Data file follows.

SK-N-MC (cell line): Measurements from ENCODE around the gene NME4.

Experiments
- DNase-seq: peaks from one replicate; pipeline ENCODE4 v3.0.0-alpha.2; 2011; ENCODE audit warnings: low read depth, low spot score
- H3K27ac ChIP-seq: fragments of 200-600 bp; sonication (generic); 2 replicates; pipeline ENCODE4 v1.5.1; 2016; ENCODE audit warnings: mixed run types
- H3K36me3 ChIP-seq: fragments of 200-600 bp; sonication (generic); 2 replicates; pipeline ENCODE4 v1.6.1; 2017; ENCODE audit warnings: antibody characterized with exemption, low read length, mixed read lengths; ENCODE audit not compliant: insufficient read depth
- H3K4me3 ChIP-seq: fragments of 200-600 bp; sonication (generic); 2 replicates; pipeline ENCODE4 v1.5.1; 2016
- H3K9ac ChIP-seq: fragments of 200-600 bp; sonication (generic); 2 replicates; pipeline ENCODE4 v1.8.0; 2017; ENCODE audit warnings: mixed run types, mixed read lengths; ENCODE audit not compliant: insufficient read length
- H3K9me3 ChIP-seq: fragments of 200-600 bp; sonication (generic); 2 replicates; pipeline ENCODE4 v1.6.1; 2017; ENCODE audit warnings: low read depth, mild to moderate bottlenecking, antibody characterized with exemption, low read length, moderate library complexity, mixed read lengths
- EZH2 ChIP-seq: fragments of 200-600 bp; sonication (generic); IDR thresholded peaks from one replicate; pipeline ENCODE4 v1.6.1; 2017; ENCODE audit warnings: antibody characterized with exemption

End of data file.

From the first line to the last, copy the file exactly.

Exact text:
SK-N-MC (cell line): Measurements from ENCODE around the gene NME4.

Experiments
- DNase-seq: peaks from one replicate; pipeline ENCODE4 v3.0.0-alpha.2; 2011; ENCODE audit warnings: low read depth, low spot score
- H3K27ac ChIP-seq: fragments of 200-600 bp; sonication (generic); 2 replicates; pipeline ENCODE4 v1.5.1; 2016; ENCODE audit warnings: mixed run types
- H3K36me3 ChIP-seq: fragments of 200-600 bp; sonication (generic); 2 replicates; pipeline ENCODE4 v1.6.1; 2017; ENCODE audit warnings: antibody characterized with exemption, low read length, mixed read lengths; ENCODE audit not compliant: insufficient read depth
- H3K4me3 ChIP-seq: fragments of 200-600 bp; sonication (generic); 2 replicates; pipeline ENCODE4 v1.5.1; 2016
- H3K9ac ChIP-seq: fragments of 200-600 bp; sonication (generic); 2 replicates; pipeline ENCODE4 v1.8.0; 2017; ENCODE audit warnings: mixed run types, mixed read lengths; ENCODE audit not compliant: insufficient read length
- H3K9me3 ChIP-seq: fragments of 200-600 bp; sonication (generic); 2 replicates; pipeline ENCODE4 v1.6.1; 2017; ENCODE audit warnings: low read depth, mild to moderate bottlenecking, antibody characterized with exemption, low read length, moderate library complexity, mixed read lengths
- EZH2 ChIP-seq: fragments of 200-600 bp; sonication (generic); IDR thresholded peaks from one replicate; pipeline ENCODE4 v1.6.1; 2017; ENCODE audit warnings: antibody characterized with exemption